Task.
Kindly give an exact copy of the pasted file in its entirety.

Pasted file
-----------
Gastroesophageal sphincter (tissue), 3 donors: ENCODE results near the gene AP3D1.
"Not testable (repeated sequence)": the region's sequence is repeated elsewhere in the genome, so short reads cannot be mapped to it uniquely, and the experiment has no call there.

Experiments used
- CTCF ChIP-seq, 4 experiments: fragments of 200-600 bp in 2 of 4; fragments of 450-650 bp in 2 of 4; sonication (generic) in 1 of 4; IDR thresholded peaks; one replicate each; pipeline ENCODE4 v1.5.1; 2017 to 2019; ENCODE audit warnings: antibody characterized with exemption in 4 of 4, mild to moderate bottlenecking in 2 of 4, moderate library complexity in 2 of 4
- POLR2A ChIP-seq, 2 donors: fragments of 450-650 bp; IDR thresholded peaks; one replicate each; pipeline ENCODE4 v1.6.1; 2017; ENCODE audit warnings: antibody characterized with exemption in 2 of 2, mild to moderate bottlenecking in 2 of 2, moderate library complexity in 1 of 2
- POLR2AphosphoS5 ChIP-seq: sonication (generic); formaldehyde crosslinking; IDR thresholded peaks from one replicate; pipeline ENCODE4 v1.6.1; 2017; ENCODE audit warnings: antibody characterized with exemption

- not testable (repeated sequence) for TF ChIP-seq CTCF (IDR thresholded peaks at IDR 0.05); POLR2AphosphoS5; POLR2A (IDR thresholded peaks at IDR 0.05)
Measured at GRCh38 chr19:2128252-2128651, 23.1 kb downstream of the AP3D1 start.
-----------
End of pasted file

Gastroesophageal sphincter (tissue), 3 donors: ENCODE results near the gene AP3D1.
"Not testable (repeated sequence)": the region's sequence is repeated elsewhere in the genome, so short reads cannot be mapped to it uniquely, and the experiment has no call there.

Experiments used
- CTCF ChIP-seq, 4 experiments: fragments of 200-600 bp in 2 of 4; fragments of 450-650 bp in 2 of 4; sonication (generic) in 1 of 4; IDR thresholded peaks; one replicate each; pipeline ENCODE4 v1.5.1; 2017 to 2019; ENCODE audit warnings: antibody characterized with exemption in 4 of 4, mild to moderate bottlenecking in 2 of 4, moderate library complexity in 2 of 4
- POLR2A ChIP-seq, 2 donors: fragments of 450-650 bp; IDR thresholded peaks; one replicate each; pipeline ENCODE4 v1.6.1; 2017; ENCODE audit warnings: antibody characterized with exemption in 2 of 2, mild to moderate bottlenecking in 2 of 2, moderate library complexity in 1 of 2
- POLR2AphosphoS5 ChIP-seq: sonication (generic); formaldehyde crosslinking; IDR thresholded peaks from one replicate; pipeline ENCODE4 v1.6.1; 2017; ENCODE audit warnings: antibody characterized with exemption

- not testable (repeated sequence) for TF ChIP-seq CTCF (IDR thresholded peaks at IDR 0.05); POLR2AphosphoS5; POLR2A (IDR thresholded peaks at IDR 0.05)
Measured at GRCh38 chr19:2128252-2128651, 23.1 kb downstream of the AP3D1 start.